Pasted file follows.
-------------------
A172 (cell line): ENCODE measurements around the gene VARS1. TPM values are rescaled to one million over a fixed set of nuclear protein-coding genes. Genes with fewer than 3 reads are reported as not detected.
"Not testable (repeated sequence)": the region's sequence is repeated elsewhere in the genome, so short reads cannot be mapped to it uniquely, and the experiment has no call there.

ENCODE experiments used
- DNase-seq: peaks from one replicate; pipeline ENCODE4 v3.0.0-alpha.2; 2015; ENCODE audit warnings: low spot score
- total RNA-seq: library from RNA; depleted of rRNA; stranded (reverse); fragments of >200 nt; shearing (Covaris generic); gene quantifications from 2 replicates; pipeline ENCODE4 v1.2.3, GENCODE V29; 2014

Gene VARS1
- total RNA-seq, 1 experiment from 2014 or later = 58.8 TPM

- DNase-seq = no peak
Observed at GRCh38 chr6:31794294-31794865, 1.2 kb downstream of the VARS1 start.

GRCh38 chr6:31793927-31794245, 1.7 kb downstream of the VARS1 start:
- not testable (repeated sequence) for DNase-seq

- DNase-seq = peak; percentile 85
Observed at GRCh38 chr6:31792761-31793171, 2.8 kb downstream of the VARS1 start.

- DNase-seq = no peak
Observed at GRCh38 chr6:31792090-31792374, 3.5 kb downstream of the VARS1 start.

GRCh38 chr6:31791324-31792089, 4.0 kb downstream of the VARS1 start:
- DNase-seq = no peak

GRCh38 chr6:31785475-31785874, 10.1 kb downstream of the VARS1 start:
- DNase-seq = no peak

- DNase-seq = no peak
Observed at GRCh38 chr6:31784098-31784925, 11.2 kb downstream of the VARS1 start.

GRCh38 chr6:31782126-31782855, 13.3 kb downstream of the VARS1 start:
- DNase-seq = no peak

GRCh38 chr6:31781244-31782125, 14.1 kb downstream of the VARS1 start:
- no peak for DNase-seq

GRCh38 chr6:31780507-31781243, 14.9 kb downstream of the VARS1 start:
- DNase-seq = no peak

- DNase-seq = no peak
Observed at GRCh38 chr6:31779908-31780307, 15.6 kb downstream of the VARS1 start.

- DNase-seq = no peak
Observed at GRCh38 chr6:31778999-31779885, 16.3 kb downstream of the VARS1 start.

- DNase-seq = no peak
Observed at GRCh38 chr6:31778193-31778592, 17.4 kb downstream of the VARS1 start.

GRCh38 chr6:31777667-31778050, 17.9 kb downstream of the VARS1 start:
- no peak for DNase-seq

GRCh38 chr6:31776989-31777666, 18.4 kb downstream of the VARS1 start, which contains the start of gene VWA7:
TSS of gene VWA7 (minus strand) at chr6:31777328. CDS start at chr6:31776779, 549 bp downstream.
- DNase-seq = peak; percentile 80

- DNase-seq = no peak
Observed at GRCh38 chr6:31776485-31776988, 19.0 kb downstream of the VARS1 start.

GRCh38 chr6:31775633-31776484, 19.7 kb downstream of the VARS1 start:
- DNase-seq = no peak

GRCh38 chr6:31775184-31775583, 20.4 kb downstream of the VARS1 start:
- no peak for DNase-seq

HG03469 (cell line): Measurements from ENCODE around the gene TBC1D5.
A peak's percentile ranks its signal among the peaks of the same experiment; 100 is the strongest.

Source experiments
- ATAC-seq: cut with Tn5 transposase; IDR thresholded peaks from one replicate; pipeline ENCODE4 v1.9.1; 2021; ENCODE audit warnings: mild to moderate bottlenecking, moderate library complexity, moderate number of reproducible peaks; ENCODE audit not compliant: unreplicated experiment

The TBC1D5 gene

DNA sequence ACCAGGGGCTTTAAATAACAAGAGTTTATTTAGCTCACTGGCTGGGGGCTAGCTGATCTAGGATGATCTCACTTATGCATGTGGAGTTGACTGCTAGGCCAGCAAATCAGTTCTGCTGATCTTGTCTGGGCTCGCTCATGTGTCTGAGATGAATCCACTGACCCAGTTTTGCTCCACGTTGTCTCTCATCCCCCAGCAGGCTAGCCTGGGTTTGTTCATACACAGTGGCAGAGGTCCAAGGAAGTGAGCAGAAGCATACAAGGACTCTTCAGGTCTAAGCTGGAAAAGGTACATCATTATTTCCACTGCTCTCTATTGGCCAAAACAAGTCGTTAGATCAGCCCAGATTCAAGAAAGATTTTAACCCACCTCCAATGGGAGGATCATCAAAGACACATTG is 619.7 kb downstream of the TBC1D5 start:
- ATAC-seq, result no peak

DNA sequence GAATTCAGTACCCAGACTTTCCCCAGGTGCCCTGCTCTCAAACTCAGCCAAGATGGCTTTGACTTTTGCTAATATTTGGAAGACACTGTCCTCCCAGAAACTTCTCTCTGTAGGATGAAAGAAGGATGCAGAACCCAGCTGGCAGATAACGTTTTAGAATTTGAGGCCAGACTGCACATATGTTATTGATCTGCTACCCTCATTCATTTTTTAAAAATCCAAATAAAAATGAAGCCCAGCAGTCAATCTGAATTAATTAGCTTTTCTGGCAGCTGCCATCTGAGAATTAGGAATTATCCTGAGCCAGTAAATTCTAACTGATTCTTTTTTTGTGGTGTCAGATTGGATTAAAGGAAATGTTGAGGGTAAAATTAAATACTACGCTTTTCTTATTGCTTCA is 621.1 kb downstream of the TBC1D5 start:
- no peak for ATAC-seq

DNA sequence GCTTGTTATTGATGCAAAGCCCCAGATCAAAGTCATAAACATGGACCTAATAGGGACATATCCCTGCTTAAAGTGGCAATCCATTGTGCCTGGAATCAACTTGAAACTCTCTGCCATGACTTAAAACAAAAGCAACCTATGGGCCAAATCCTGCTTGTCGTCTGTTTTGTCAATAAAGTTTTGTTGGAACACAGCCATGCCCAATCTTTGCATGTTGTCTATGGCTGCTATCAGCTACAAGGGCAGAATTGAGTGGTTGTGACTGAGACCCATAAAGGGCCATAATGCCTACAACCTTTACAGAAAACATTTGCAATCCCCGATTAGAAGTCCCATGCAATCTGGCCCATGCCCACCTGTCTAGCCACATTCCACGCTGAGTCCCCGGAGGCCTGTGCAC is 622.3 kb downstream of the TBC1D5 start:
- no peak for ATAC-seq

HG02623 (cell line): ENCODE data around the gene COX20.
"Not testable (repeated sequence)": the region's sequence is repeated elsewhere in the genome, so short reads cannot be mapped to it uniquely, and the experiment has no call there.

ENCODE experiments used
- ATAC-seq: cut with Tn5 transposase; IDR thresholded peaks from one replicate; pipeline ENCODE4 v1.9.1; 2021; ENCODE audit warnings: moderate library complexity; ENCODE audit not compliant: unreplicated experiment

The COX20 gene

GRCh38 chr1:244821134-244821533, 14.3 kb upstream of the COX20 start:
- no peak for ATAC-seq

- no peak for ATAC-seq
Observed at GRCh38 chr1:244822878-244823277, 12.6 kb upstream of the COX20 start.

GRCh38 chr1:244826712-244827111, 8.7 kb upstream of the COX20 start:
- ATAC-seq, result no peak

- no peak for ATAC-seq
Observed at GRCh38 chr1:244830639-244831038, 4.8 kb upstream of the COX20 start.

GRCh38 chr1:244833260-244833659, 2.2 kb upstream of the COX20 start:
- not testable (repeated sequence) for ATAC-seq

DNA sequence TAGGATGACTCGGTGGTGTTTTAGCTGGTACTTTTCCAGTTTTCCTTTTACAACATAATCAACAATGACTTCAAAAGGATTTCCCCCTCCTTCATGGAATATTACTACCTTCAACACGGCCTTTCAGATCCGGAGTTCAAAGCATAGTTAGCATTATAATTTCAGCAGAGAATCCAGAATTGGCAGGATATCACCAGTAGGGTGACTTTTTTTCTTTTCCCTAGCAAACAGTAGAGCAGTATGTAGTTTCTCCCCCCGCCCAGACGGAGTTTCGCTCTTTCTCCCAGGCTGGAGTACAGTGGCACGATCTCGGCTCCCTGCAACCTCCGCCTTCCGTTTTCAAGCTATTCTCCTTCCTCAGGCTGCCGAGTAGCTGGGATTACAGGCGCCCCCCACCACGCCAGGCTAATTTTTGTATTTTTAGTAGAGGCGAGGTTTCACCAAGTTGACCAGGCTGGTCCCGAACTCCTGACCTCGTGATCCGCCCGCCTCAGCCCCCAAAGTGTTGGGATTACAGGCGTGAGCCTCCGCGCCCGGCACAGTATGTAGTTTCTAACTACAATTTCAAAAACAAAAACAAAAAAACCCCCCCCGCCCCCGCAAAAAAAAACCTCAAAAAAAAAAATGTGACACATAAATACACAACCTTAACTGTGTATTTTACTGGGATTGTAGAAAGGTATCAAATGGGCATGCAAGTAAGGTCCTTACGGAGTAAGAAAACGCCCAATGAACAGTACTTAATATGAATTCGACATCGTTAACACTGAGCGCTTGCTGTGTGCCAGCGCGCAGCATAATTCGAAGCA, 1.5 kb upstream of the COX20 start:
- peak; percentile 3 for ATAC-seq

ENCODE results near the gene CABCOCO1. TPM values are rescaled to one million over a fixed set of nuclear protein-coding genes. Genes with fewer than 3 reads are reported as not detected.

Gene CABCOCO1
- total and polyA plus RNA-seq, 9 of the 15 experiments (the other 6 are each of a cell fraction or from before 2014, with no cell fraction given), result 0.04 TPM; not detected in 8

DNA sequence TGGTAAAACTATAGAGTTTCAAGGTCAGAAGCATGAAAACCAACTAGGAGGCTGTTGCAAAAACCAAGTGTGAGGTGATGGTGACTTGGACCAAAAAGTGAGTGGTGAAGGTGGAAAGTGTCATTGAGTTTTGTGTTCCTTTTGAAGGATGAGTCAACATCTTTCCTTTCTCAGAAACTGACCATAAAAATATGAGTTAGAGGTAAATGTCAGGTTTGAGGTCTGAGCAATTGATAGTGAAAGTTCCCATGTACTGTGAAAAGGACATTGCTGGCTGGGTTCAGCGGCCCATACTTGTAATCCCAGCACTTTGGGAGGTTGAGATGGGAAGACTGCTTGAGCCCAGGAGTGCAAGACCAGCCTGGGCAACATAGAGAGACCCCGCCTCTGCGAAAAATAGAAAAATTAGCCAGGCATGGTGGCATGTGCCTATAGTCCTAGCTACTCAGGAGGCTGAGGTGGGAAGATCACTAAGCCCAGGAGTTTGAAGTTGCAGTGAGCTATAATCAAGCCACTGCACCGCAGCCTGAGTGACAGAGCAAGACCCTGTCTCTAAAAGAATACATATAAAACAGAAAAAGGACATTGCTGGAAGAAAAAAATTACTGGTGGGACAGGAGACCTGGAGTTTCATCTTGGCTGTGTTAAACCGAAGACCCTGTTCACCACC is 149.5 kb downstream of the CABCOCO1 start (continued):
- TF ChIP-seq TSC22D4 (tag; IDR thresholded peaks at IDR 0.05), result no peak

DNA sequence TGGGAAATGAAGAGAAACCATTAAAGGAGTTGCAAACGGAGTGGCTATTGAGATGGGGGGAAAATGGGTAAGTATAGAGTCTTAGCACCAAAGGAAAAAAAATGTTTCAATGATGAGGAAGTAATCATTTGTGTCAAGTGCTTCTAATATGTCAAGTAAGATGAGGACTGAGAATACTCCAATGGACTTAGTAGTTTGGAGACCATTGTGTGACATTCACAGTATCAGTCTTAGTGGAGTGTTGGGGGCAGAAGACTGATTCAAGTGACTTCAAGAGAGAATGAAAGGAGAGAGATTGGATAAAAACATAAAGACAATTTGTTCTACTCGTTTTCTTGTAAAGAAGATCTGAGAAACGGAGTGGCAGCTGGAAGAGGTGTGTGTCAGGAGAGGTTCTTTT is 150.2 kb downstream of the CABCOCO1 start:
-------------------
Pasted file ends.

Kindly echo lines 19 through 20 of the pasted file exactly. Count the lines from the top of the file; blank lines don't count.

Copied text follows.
- DNase-seq = no peak

- DNase-seq = no peak